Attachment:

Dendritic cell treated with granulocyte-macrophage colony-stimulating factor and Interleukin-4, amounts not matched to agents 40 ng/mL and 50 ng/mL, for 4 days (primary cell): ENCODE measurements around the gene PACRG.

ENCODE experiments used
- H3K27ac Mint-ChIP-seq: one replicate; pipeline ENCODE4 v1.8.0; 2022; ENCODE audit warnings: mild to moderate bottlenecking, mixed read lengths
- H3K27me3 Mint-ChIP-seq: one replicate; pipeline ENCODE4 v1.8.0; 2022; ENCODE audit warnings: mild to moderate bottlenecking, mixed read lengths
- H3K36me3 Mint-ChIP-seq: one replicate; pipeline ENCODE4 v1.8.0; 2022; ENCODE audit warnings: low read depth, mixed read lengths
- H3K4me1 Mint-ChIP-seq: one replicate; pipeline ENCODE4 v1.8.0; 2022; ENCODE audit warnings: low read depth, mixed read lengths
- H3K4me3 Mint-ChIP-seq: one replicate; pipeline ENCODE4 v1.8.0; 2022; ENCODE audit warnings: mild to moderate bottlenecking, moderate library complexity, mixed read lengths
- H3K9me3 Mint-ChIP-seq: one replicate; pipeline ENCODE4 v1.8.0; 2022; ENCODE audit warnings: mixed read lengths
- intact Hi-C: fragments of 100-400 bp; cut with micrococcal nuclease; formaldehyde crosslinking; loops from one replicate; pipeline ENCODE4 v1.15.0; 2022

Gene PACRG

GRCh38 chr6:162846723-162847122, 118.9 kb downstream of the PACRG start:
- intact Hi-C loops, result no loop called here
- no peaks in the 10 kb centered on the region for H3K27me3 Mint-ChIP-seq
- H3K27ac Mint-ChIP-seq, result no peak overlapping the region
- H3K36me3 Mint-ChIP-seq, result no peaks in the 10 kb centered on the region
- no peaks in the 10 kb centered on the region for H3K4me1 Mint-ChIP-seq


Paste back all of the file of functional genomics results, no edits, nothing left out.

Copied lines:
Dendritic cell treated with granulocyte-macrophage colony-stimulating factor and Interleukin-4, amounts not matched to agents 40 ng/mL and 50 ng/mL, for 4 days (primary cell): ENCODE measurements around the gene PACRG.

ENCODE experiments used
- H3K27ac Mint-ChIP-seq: one replicate; pipeline ENCODE4 v1.8.0; 2022; ENCODE audit warnings: mild to moderate bottlenecking, mixed read lengths
- H3K27me3 Mint-ChIP-seq: one replicate; pipeline ENCODE4 v1.8.0; 2022; ENCODE audit warnings: mild to moderate bottlenecking, mixed read lengths
- H3K36me3 Mint-ChIP-seq: one replicate; pipeline ENCODE4 v1.8.0; 2022; ENCODE audit warnings: low read depth, mixed read lengths
- H3K4me1 Mint-ChIP-seq: one replicate; pipeline ENCODE4 v1.8.0; 2022; ENCODE audit warnings: low read depth, mixed read lengths
- H3K4me3 Mint-ChIP-seq: one replicate; pipeline ENCODE4 v1.8.0; 2022; ENCODE audit warnings: mild to moderate bottlenecking, moderate library complexity, mixed read lengths
- H3K9me3 Mint-ChIP-seq: one replicate; pipeline ENCODE4 v1.8.0; 2022; ENCODE audit warnings: mixed read lengths
- intact Hi-C: fragments of 100-400 bp; cut with micrococcal nuclease; formaldehyde crosslinking; loops from one replicate; pipeline ENCODE4 v1.15.0; 2022

Gene PACRG

GRCh38 chr6:162846723-162847122, 118.9 kb downstream of the PACRG start:
- intact Hi-C loops, result no loop called here
- no peaks in the 10 kb centered on the region for H3K27me3 Mint-ChIP-seq
- H3K27ac Mint-ChIP-seq, result no peak overlapping the region
- H3K36me3 Mint-ChIP-seq, result no peaks in the 10 kb centered on the region
- no peaks in the 10 kb centered on the region for H3K4me1 Mint-ChIP-seq